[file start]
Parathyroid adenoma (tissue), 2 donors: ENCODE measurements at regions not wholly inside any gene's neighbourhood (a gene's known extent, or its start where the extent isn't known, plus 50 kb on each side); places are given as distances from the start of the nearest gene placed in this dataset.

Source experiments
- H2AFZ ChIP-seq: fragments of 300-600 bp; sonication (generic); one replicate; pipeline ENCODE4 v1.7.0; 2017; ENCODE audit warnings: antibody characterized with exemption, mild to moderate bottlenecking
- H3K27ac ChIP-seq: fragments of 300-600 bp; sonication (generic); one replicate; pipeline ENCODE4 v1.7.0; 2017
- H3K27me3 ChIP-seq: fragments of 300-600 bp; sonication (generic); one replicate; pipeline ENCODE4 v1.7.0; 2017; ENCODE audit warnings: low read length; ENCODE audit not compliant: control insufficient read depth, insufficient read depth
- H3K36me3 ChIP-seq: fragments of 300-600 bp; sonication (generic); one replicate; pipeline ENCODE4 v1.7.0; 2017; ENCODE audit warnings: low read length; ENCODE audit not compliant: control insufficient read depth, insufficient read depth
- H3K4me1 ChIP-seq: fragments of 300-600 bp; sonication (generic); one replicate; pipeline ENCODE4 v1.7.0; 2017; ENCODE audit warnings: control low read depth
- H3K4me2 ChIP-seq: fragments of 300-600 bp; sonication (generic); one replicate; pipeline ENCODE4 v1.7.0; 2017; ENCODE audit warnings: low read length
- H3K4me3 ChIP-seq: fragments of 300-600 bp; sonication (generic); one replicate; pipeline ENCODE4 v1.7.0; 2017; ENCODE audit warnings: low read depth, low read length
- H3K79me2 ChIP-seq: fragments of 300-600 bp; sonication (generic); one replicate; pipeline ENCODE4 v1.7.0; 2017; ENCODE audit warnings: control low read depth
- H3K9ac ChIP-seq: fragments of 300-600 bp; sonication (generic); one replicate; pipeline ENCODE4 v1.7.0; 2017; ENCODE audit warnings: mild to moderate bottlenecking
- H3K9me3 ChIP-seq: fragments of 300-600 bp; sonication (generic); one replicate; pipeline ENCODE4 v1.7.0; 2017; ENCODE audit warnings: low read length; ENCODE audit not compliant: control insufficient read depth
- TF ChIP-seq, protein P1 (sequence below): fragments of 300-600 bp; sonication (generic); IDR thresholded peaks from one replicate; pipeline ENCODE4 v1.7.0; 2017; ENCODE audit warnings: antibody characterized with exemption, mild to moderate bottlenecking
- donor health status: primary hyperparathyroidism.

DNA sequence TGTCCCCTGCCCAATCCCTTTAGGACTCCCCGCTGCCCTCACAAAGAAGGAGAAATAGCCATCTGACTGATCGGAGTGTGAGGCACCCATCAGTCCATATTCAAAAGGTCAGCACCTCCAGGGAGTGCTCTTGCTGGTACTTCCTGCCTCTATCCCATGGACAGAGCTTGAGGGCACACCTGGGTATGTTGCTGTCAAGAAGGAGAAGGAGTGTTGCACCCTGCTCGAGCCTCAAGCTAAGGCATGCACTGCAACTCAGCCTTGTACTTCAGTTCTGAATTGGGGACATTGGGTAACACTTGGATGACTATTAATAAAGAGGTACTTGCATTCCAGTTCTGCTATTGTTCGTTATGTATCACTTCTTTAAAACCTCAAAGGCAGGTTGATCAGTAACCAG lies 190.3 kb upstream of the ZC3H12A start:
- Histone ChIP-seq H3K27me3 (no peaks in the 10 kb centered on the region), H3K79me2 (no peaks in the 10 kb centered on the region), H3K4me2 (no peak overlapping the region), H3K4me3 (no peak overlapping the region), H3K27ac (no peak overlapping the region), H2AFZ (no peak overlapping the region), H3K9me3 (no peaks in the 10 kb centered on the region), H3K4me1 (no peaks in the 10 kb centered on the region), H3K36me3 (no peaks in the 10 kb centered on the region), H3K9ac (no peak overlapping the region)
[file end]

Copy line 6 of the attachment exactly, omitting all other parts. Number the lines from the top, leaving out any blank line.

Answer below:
- H3K36me3 ChIP-seq: fragments of 300-600 bp; sonication (generic); one replicate; pipeline ENCODE4 v1.7.0; 2017; ENCODE audit warnings: low read length; ENCODE audit not compliant: control insufficient read depth, insufficient read depth